The general rule is that whiskeys are names based on the region in which they are distilled.  This began because of the regional nature of the brewing.  Each region, initially Scotland and Ireland, used locally sourced grains and water which dictated the taste and consistency of the drink.  So, the basics tell us that Scotch is distilled in Scotland, and Irish Whiskey is distilled in Ireland.  So, if you are in England or Scotland and you ask for whiskey, you'll likely
get Scotch... in Ireland, you'll get Irish Whiskey (duh).

There - now we've explained a lot of the whiskey you see on shelves!  And it knocks out two of the top four whiskeys in the world.  The other two?  Bourbon and Tennessee Whiskey.  OK, OK, stop before you e-mail me or comment below -- I KNOW that Tennessee Whiskey is derivative of, and regulated by, the Bourbons and their associated laws.  So, generally speaking, Bourbons are whiskeys that are distilled in Kentucky in the United States.  However, if the whiskey is distilled in Tennessee, it is called a Tennessee Whiskey or sometimes a Kentucky Bourbon (but not usually).  If it says Bourbon on the label, it is from Kentucky - but if it says Tennessee Whiskey, it is a bourbon distilled in Tennessee.

But wait, you said something about laws and bourbon?  What's up with that?  In the United States, laws were passed as to what was Bourbon, and what was not.  According to Federal Standards for Identity for Bourbon, for a whiskey to call itself Bourbon, its mash (the mixture of grains from which the liquor is distilled, must contain at least 51% corn.  This mash must be distilled at 160 proof or less, put in barrels at 125 proof or less and it must not contain any additives.  The distilled liquor must also be aged in a new charred oak barrel.  Most commonly, these barrels are made of a white oak.  The name?  Well that originates from an area that was once known as Old Bourbon, and is now Bourbon County, Kentucky.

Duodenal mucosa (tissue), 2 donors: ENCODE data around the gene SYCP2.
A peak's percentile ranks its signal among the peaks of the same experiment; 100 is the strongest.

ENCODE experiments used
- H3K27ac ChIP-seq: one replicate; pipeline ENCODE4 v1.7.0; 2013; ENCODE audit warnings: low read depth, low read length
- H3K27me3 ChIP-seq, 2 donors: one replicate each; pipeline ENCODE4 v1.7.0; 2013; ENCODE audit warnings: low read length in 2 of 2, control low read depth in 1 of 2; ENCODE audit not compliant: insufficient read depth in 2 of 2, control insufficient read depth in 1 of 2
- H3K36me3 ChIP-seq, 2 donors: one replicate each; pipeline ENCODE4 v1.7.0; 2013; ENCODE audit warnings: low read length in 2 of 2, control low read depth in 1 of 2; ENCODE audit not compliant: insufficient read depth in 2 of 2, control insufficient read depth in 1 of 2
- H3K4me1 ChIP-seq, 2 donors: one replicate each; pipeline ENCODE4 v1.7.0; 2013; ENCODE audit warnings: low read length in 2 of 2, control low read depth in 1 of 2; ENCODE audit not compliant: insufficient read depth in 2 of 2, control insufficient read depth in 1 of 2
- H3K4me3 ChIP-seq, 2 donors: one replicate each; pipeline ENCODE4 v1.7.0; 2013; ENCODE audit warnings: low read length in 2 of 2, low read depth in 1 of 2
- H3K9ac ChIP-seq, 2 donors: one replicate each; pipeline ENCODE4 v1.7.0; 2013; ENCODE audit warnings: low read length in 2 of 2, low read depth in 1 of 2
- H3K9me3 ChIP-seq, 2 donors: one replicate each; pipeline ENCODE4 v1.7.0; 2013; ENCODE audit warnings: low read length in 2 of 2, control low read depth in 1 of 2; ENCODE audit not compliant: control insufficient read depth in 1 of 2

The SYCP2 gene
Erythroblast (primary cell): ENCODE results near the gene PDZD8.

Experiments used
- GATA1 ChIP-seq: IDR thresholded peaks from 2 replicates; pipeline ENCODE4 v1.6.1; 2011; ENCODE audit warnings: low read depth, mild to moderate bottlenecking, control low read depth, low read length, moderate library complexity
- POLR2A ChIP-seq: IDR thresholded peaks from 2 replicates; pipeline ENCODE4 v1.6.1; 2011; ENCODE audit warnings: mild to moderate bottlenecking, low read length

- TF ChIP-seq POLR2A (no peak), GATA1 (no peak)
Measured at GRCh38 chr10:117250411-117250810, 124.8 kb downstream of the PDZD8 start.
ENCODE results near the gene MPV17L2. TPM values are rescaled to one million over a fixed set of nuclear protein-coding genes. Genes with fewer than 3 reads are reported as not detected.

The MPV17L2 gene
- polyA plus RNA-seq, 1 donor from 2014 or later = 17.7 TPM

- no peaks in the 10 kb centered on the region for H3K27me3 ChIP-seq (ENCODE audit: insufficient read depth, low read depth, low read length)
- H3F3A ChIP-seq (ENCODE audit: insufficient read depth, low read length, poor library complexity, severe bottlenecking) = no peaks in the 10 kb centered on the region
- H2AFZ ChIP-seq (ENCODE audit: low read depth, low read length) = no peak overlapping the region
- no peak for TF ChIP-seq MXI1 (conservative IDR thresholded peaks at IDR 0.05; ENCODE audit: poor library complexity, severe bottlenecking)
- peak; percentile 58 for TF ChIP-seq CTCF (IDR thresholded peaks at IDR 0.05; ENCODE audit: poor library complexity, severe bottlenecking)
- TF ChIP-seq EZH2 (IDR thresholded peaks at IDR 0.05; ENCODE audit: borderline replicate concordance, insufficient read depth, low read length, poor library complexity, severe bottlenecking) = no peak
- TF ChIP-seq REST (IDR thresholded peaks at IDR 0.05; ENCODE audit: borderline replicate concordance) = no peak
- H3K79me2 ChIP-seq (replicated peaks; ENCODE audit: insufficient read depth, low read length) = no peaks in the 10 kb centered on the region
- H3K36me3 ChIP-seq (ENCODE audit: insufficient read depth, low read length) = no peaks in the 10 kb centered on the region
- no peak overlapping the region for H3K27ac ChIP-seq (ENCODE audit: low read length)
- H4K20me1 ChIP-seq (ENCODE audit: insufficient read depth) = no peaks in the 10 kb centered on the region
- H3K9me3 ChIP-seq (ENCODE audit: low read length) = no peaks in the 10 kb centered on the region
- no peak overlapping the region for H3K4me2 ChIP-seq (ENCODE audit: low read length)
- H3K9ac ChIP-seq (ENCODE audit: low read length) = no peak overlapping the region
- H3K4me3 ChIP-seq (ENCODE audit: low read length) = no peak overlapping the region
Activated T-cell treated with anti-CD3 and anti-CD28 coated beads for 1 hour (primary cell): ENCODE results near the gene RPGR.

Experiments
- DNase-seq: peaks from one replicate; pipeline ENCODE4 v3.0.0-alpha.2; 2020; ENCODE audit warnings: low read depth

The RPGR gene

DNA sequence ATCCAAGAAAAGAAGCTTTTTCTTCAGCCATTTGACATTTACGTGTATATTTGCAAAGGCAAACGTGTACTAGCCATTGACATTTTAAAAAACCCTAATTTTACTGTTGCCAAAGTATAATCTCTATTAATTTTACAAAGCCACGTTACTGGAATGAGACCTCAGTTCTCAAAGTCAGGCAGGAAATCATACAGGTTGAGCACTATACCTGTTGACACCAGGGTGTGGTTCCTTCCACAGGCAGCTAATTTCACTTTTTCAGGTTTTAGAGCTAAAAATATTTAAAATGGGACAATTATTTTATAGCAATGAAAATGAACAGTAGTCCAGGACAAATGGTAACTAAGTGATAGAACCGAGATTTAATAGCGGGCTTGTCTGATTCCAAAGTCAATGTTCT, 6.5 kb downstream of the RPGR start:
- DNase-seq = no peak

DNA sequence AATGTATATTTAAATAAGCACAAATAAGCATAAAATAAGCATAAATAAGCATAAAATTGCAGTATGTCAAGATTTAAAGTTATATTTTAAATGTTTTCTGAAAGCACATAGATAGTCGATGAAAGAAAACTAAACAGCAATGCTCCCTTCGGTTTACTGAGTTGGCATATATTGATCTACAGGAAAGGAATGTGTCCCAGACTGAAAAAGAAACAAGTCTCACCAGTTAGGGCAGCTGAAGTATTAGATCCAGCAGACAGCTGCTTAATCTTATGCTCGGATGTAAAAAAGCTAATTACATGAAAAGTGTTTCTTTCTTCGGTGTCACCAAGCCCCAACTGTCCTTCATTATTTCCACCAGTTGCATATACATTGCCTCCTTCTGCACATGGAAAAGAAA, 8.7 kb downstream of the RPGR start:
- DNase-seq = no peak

So, what is different about a Tennessee Whiskey that makes it not the same as Kentucky Bourbon?  In theory, you can distill a bourbon anywhere.  And the good folks in Tennessee said, "yes, we can!"  They liked the bourbon being produced in Kentucky, but thought they could do better.  The part that makes a Tennessee Whiskey and Tennessee Whiskey is the filtering.  Tennessee Whiskeys such as Jack Daniels are filtered through a sugar-maple charcoal.  This process is called the Lincoln County (Tennessee) process and is the only thing separates the two types of whiskeys.  I guess they did not like the name "Lincoln Whiskey," huh?

What about the process?
There is a bit of a difference in the process, too.  Usually, Scottish and American whiskeys are distilled twice, while the Irish do ti three times.  The extra distillation round gives the Irish Whiskey a light and smoother spirit.  The stills are also designed a little differently.  In Ireland and America, a pot still is often used.  That is a short, fat, large still with a round base. This produces a softer, more well-rounded spirit.  The Scots use a variety of different types of still, which gives Scotch a larger diversity in flavor and character.  The Scots also use peat to dry out the malted barley to prepare it for mashing.  This helps inject a degree of smokiness to the whiskey.  The Americans and Irish use wood to put the malt through its paces, which makes the spirit lighter and less smoky.